when he informed plaintiff of the difficulty on October 15 her reaction, according to him, was to "repeat her constant story to me that she wants to get in, that she needs the property and has to get into the property, and conversations of that kind." The circumstances clearly do not support a holding that if Mr. Levy was plaintiff's agent he had as such any authority arising purely by implication of law to extend the time of performance. See Norton v. Miller , 138 N.J. Eq. 235 (Ch. 1946), affirmed 139 N.J. Eq. 310 (E. & A. 1947). In any event he said that the extent of his action when notified by defendants' attorney on October 15 of the existence of the judgment was to urge that it be cleared "as quickly as you can." This manifestly does not constitute an agreement, as defendants contend, to "postpone the closing" until the record was cleared.

As there was no extension agreement defendants were not entitled to a supplemental notice. Even though we acknowledge that there is a strong tendency to depart from a strict enforcement of the rule that, at law, time for performance, stipulated in a contract, is to be considered of the essence unless a contrary intent appears, Hodes v. Dunsky, supra , at 337, and assume that plaintiff having let the closing date go by would not be permitted to make an arbitrary and sudden termination of the contract, nevertheless, plaintiff, not having consented to an extension, could effect a rescission without first making a supplemental demand after allowing defendants a reasonable time within which to remove the disability. See Bernstein v. Kohn , 96 N.J.L. 223 (E. & A. 1921); cf. Restatement, Contracts, sec. 275, comment (a).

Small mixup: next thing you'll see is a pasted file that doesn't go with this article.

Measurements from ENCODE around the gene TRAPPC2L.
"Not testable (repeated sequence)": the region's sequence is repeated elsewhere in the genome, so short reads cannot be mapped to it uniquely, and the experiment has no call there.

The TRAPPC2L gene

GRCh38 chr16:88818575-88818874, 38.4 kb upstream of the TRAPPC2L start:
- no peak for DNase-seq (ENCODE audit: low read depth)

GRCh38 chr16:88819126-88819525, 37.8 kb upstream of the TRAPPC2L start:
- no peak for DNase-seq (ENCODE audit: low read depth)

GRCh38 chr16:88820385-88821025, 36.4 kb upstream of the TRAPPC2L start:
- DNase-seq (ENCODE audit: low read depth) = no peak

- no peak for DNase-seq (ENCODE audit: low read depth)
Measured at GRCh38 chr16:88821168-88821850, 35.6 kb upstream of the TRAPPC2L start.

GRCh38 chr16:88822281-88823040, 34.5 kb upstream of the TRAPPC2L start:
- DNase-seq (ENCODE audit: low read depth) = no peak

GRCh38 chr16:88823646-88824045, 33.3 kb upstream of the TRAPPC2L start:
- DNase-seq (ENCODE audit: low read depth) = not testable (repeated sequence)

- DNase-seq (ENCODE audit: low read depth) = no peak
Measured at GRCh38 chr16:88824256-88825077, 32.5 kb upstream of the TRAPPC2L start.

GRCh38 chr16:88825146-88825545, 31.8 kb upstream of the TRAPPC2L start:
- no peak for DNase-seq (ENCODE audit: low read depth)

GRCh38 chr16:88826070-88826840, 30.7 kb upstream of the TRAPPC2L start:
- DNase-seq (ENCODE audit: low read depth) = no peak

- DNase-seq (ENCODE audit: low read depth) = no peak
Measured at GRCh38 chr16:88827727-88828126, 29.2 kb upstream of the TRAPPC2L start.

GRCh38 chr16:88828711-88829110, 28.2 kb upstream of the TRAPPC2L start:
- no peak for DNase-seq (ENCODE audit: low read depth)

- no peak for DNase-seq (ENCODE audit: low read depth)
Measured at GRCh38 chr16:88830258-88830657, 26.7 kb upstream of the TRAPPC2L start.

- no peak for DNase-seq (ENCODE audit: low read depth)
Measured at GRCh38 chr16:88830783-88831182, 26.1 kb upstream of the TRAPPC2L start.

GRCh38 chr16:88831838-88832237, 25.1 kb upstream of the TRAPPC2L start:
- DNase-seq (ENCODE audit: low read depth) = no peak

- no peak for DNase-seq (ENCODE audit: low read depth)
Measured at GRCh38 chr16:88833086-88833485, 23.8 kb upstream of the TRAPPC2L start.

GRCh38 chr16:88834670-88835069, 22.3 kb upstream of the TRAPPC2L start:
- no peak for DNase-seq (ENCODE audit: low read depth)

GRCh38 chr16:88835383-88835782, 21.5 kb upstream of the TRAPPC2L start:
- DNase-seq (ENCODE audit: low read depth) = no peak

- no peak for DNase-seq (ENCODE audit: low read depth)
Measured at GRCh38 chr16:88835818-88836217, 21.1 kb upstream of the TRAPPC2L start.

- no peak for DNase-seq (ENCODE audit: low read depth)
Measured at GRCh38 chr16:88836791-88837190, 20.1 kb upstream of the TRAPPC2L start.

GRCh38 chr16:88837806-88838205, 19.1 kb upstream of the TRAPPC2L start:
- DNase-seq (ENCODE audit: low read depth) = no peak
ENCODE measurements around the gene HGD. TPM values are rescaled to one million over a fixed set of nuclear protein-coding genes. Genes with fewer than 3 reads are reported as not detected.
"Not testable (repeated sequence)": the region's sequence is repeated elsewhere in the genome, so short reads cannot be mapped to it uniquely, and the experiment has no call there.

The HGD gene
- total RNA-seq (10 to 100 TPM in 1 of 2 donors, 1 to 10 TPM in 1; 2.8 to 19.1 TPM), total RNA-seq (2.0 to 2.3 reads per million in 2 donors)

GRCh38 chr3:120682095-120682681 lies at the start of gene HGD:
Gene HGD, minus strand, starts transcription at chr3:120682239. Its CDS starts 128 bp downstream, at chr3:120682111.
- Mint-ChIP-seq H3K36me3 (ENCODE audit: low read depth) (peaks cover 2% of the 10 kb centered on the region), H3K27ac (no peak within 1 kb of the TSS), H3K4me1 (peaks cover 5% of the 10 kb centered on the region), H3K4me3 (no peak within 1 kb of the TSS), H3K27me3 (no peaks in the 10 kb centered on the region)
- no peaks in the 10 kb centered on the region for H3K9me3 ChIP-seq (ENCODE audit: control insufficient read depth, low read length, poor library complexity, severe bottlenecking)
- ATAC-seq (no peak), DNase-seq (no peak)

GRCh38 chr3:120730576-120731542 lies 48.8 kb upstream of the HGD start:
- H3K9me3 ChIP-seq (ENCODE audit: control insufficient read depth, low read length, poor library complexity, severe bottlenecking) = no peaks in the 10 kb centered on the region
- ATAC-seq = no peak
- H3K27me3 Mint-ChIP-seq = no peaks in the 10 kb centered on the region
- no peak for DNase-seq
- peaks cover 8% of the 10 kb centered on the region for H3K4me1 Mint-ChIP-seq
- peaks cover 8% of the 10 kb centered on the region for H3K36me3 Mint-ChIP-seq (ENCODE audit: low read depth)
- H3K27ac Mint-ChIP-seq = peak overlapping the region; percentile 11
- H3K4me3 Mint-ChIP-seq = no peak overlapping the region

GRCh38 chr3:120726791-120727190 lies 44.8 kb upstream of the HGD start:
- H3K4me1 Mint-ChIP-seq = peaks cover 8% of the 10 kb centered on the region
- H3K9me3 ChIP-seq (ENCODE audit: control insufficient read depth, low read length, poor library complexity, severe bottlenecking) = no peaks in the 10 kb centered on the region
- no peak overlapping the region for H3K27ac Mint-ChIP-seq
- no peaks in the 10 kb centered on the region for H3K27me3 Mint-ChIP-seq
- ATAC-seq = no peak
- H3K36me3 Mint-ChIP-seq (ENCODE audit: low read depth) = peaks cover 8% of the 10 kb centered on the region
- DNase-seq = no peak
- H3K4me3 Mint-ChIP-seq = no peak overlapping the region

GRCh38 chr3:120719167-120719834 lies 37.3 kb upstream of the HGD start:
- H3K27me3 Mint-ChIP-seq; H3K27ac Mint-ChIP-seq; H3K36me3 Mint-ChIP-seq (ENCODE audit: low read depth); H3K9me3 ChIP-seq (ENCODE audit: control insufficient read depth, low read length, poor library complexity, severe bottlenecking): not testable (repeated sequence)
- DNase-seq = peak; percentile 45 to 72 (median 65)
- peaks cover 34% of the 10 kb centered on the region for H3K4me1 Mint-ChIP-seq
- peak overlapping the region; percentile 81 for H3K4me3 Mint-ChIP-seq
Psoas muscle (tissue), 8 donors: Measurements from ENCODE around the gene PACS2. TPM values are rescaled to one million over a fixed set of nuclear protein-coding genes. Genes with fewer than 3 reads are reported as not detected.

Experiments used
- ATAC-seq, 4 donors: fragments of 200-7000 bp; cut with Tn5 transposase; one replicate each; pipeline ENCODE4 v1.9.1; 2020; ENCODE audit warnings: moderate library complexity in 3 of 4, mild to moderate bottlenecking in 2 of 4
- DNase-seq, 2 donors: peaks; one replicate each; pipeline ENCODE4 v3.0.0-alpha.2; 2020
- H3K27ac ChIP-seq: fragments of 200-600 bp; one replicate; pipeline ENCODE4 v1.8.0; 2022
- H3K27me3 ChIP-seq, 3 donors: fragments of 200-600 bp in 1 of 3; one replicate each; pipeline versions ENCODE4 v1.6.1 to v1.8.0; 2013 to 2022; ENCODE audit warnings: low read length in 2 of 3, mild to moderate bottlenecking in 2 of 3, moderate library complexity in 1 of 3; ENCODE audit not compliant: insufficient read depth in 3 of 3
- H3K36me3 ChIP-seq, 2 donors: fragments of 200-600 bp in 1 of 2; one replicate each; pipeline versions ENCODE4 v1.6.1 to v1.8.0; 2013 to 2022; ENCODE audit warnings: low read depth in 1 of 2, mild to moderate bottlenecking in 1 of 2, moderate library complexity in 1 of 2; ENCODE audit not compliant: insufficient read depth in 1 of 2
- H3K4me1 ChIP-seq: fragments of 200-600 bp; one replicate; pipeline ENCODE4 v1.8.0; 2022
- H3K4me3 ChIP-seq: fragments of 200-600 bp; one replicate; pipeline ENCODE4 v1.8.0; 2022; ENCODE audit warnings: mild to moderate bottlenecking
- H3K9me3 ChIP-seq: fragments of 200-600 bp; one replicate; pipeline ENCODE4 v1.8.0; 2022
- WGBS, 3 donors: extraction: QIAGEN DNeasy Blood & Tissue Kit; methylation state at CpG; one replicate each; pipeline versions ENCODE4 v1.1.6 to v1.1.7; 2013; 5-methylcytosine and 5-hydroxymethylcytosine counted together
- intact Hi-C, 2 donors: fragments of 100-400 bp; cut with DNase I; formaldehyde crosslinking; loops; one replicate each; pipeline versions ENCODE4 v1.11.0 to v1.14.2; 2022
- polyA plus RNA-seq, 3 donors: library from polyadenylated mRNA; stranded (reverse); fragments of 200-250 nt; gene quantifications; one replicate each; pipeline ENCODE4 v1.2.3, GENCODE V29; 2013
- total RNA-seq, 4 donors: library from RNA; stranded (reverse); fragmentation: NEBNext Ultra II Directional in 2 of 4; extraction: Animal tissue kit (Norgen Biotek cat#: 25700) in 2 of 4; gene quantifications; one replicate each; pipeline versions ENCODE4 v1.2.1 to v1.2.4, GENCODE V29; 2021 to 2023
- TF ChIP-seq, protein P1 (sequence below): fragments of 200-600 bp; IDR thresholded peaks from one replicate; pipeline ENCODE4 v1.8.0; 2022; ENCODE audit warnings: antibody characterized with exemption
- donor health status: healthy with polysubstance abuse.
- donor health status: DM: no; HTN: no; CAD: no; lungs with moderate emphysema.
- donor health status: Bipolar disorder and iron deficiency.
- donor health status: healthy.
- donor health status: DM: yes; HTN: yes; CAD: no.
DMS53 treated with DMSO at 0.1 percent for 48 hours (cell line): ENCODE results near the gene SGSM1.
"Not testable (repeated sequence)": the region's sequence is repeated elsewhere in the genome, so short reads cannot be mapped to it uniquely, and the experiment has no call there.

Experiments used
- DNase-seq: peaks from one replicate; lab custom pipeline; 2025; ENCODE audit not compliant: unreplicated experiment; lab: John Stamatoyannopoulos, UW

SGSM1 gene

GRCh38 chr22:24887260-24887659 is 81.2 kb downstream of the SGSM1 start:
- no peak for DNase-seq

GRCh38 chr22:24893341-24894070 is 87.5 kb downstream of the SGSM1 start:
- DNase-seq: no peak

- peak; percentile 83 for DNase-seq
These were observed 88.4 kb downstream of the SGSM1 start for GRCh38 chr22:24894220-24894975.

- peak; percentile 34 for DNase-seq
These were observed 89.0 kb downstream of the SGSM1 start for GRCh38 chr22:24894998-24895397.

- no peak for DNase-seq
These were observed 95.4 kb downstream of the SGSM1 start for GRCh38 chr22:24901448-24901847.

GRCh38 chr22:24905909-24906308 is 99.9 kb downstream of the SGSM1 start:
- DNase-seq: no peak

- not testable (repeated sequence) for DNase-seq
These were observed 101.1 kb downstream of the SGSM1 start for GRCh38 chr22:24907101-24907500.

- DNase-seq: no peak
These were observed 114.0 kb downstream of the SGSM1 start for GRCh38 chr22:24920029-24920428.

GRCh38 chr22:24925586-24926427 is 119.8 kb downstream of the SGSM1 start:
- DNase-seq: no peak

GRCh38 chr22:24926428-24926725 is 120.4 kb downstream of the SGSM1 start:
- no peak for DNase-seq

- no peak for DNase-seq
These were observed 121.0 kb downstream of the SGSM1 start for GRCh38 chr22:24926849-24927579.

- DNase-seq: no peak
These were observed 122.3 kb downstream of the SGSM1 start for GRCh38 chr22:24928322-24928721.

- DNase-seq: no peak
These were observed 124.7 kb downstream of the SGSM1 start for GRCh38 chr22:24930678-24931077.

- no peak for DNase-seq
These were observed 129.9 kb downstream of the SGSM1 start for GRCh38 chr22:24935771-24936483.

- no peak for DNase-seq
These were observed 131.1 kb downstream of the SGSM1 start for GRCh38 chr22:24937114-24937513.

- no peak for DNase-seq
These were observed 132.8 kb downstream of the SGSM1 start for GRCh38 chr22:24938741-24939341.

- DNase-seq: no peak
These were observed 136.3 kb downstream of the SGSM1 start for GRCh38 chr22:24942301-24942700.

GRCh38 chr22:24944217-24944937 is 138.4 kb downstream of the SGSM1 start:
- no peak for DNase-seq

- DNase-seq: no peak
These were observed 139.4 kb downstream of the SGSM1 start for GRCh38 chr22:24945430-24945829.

The question whether in the circumstances plaintiff waited a reasonable time before rescinding was for the jury and not the court. Generally issues of reasonableness are jury questions and are for the court only when the facts are undisputed and different inferences cannot reasonably be drawn from them. Ingling v. Public Service El. & Gas Co. , 10 N.J. Super. 1 (App. Div. 1950).

[15 NJSuper Page 34]

Nor were defendants entitled to have their motion granted on the ground, as they contend, that plaintiff was not able and ready to perform on October 15. Plaintiff proved that she had the mortgage commitment and sufficient cash to complete the purchase. True, Mr. Rosenberg testified that he would not have disbursed the mortgage moneys on October 15 because he did not have in hand until October 27 a certificate ordered by him on October 8 as to the status of liens against former owners under the Unemployment Compensation Act. This was not evidence bearing on plaintiff's ability to perform her covenant to pay the purchase price in manner stipulated by the contract. Rather, the certificate was required to evidence defendants' ability to perform their covenant to deliver a title free from encumbrance.

We are not persuaded from our independent examination of the record, made with due regard to the denial by the trial court of defendants' motion, that the jury's verdict was contrary to the weight of the evidence.